When it came to the Walking Liberty half dollar, no coins were issued at either the Philadelphia or Denver Mints from 1931-1933, and only one coin – the 1933-S was struck in San Francisco with 1,786,000 produced. In addition, the 1933-D Oregon Trail half dollar commemorative was issued but only sold 5,008 coins.
No silver dollars were made at any mint during these three years as what little demand existed for coinage was limited to the lower denominations, which is reflected in the mintage figures for those coins.
Gold played a key role during this period in terms of both steps taken by President Franklin D. Roosevelt to address the depression and in terms of coinage. In March 1933 -- two months after taking office – Roosevelt issued Executive Order 6102, which is well-known in numismatic circles and which stopped production of U.S. Mint gold coins, prohibited the hoarding of gold coins, bars or gold certificates and resulted in the melting of 500 tons of gold coins.
These actions have made certain dates of coins from this era very scarce. The most notorious example of this is of course the famous 1933 $20 gold Double Eagle. Almost half a million were made but at least 13 are known to exist today with only one that was monetized and allowed to be sold at auction and another in the Smithsonian Institution’s collection and all others illegal to own.
In addition, 312,000 $10 Indian Eagles were made in 1933, but only an estimated 35 coins were believed to have survived the melting and are extremely rare and valuable today. On the other hand, 4,463,000 1932 $10 Indians somehow managed to avoid being melted, but only a small number of 1931 and 1932 $20 gold coins survived.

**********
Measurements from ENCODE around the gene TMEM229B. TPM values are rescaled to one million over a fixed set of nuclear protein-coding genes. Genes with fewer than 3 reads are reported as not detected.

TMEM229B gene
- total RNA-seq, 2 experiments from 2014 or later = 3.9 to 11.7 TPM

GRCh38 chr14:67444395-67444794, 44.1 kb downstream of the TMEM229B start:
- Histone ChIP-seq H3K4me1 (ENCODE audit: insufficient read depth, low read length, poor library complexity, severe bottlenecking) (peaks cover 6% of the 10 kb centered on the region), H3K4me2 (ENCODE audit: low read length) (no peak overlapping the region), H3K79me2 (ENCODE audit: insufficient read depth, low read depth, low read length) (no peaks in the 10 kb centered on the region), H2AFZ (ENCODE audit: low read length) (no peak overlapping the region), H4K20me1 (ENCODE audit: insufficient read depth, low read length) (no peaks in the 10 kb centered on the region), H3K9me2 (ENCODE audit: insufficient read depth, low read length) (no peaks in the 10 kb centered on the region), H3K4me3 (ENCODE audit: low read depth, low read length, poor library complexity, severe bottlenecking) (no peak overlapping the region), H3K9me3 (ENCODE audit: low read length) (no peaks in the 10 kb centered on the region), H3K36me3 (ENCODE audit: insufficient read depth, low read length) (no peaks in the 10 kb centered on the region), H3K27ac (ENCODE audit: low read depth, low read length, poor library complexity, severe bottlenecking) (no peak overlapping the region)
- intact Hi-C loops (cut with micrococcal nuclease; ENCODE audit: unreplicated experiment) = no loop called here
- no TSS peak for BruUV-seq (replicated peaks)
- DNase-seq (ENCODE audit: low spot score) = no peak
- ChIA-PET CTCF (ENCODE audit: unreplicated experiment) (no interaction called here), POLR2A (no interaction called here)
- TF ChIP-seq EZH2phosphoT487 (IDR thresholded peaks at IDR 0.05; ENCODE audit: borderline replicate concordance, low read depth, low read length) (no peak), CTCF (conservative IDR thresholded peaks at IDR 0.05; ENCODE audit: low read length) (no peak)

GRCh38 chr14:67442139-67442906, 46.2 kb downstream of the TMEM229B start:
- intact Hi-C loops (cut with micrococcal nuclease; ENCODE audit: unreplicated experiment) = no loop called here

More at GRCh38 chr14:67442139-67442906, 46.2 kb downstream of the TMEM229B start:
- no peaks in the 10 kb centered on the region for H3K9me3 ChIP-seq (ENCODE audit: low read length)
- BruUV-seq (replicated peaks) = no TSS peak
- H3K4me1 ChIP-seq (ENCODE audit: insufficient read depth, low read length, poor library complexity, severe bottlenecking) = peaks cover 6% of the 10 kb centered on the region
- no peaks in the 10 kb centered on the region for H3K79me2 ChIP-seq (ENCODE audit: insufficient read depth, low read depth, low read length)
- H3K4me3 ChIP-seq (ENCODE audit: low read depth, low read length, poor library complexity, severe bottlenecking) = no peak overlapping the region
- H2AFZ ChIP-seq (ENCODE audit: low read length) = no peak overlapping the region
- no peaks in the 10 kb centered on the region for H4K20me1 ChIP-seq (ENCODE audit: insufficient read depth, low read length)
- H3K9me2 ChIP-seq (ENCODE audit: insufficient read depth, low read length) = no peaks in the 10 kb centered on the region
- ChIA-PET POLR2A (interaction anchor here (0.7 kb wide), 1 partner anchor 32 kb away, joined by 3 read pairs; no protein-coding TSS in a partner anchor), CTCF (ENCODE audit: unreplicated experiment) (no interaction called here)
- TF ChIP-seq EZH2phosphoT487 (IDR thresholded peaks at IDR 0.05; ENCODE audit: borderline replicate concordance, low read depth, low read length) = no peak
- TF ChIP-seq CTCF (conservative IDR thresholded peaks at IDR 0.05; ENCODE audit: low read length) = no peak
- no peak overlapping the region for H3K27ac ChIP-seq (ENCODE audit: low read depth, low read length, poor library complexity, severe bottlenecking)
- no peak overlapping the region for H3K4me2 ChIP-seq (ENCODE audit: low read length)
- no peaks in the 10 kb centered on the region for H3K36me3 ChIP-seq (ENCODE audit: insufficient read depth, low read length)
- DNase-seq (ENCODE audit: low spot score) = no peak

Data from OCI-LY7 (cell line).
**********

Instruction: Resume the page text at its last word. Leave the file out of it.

Ownership of gold coins was limited to $100 face value unless the coins had numismatic value, and Americans were required and mostly did turn in any gold other than that to the government in exchange for paper currency.
Although this move was very unpopular with coin collectors, it did play a role in stabilizing the economy to the degree that by 1934 coinage production increased again. In fact, all silver coins from dimes to the Peace dollar were issued that year.
Collecting circulating American coinage from the early years of the Great Depression is challenging for most coins, especially in high grades. However, it also helps the collector to better understand this important period in American history and American numismatics.
Al Doyle, “The Missing Years – Collecting the Coins of 1931 to 1933,” www.coinweek.com, October 2, 2018
Katherine Mullen, “U.S. Coins and the Great Depression,” www.mullencoins.com
Dr. Sol Taylor, “The Years the Mint Slowed down,” Making Cents (www.scvhistory.com), August 4, 2007
R.S. Yeoman, A Guide Book of United States Coins 2020 (Whitman, 2019)